updated 05:27 pm EDT, Sat May 3, 2014
Meetings intended to try and hammer out differences between FCC, ISPs, Netflix
Netflix was reportedly in discussions with US Federal Communications Commission personnel this week, expressing deep concern to Chairman Tom Wheeler's poorly-received "net neutrality" proposal. Sources familiar with the matter allegedly met with the FCC to discuss the proposal several times over the course of the week, attempting to steer discourse on the matter to something closer to Netflix's idea of an open Internet, with equal treatment for everybody's traffic.
FCC Chairman Tom Wheeler's proposals for net neutrality allege to keep companies from downgrading Internet traffic in their own favor, but also opens up the opportunity for service providers (mostly cable companies) to charge extra for faster content delivery, codifying such deals as those penned by Netflix with Comcast and Verizon. The FCC is expected to brief companies on the information in the proposals, which have so far only been distributed internally.
Wheeler claims that the FCC will not tolerate actions by ISPs that "degrade the service for all for the benefit of a few," but it is unclear how this will be judged. The FCC chairman has declared that should the ISPs take unfair advantage of his proposal, that he would regulate the Internet as a utility, exposing ISPs to greater federal oversight in all aspects of their business.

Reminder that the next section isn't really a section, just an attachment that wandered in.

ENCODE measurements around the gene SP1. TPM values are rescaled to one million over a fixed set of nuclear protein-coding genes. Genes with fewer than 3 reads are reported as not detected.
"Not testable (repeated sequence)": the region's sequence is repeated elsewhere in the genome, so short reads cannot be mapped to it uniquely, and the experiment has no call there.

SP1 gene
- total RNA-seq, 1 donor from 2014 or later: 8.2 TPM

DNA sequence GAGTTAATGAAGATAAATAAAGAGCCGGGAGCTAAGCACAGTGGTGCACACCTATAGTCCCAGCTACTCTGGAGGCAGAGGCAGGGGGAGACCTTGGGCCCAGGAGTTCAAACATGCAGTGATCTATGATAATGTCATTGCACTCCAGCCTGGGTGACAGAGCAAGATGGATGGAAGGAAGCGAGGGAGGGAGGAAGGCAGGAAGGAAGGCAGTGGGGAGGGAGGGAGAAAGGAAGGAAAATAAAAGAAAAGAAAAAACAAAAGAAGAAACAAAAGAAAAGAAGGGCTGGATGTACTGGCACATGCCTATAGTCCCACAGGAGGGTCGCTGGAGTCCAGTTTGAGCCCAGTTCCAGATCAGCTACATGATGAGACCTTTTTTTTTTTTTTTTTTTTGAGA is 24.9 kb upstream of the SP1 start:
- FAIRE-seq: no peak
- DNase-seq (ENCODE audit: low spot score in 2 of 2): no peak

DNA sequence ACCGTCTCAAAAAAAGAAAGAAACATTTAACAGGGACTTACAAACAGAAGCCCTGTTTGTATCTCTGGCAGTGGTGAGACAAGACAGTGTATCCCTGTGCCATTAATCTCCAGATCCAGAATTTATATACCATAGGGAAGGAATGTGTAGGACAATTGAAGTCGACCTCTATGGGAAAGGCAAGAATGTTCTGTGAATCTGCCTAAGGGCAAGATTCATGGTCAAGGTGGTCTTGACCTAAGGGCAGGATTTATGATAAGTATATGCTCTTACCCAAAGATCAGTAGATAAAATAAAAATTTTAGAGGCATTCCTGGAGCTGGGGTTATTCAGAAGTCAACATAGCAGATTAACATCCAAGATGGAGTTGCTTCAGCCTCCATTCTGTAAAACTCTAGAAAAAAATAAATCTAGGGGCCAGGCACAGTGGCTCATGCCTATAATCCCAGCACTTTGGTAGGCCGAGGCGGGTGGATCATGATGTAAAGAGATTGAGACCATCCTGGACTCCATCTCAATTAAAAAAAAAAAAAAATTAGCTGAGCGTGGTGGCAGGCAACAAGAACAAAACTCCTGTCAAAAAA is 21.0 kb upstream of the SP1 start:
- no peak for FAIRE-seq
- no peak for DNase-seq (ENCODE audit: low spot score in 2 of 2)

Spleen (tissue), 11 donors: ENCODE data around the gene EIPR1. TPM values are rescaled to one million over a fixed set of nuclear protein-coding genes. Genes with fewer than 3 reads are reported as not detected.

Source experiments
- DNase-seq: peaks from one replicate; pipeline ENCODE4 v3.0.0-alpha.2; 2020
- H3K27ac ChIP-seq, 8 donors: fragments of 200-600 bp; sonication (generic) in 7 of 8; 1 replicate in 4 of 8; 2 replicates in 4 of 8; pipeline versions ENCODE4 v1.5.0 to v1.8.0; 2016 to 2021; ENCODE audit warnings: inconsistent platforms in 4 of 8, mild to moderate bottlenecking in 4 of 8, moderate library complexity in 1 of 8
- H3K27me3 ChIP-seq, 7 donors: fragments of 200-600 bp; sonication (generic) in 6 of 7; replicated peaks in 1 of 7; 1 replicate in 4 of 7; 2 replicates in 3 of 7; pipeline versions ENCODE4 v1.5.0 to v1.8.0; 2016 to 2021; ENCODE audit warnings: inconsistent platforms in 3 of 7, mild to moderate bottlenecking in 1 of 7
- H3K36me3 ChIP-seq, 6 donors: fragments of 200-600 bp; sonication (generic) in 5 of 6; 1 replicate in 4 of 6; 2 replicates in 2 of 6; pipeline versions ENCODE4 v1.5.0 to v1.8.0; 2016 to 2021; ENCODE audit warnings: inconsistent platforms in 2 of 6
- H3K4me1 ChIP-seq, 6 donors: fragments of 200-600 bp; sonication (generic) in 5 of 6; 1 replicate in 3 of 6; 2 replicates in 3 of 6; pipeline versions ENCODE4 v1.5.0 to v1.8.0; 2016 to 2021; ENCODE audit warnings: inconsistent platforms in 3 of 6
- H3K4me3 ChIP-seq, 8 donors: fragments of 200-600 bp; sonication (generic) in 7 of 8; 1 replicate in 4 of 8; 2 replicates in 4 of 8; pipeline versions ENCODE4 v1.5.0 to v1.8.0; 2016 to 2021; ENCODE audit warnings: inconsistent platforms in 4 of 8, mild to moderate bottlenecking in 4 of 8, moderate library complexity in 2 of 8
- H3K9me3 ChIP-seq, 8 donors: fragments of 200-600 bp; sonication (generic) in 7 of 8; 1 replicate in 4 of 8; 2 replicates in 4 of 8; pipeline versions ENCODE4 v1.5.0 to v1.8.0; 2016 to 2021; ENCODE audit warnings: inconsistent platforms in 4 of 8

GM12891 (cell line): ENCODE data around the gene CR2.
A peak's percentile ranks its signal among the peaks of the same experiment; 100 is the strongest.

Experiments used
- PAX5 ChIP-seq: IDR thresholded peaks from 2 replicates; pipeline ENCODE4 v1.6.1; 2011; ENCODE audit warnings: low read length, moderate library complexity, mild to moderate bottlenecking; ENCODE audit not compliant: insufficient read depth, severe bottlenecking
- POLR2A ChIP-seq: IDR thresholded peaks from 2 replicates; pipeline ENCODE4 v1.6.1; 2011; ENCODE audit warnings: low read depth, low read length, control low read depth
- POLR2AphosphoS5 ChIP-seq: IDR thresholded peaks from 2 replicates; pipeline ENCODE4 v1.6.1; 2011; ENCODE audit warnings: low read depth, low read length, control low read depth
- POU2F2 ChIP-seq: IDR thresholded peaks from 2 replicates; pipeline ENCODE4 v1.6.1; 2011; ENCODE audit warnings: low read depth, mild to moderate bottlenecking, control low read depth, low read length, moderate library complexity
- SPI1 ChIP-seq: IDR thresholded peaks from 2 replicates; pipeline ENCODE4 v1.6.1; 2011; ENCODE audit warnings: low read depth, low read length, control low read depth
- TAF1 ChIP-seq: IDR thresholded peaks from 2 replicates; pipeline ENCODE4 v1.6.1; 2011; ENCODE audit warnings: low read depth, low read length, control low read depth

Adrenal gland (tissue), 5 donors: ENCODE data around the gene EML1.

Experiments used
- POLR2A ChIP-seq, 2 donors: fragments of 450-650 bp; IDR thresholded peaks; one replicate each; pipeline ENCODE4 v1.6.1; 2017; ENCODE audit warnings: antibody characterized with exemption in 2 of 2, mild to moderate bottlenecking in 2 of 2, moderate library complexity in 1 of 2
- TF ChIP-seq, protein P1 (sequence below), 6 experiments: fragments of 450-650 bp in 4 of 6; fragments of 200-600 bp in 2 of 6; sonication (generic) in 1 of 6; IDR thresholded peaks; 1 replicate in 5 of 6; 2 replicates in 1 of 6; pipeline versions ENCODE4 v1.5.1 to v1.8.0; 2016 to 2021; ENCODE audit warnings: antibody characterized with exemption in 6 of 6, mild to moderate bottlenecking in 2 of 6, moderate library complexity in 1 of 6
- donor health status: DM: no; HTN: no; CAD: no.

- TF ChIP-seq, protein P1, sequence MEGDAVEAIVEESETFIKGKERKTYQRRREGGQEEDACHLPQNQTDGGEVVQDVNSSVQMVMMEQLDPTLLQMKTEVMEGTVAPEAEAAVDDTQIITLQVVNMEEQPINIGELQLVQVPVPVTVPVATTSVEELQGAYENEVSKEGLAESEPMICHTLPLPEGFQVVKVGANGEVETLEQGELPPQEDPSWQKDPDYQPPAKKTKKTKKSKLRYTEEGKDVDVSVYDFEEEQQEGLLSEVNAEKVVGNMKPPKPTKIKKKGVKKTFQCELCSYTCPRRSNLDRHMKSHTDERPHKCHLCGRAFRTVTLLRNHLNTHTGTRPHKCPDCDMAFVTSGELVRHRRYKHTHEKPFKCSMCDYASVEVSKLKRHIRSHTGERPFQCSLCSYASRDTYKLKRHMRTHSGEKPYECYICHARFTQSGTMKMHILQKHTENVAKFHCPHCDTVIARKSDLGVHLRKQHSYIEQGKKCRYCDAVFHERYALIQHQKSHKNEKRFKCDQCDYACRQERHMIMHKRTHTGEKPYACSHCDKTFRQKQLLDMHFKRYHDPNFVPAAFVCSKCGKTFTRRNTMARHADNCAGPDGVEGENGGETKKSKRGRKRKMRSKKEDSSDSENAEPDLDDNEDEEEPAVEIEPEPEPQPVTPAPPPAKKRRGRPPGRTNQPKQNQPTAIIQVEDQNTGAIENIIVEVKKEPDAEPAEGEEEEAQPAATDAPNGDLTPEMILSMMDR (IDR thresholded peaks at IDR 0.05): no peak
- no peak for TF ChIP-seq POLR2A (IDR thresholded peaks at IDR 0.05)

Regarding Wheeler's "paid Internet express lane" proposal, Netflix chairman Reed Hastings retorted on Facebook that there were "tolls coming for the Web thanks to FCC. What is the FCC thinking?" He had previously decried deals that he was forced into by large ISPs throttling Netflix content, in order to maintain quality of service for his customers, though stopping just short of calling them blackmail.
FCC member Jessica Rosenworcel said of Wheeler's proposal that "we are going to have to take all that public commentary and take a hard look at it, take a hard look at the chairman's proposal and what the perception of that proposal is, and then also consider the admittedly difficult legal environment we are in and try to find a way forward."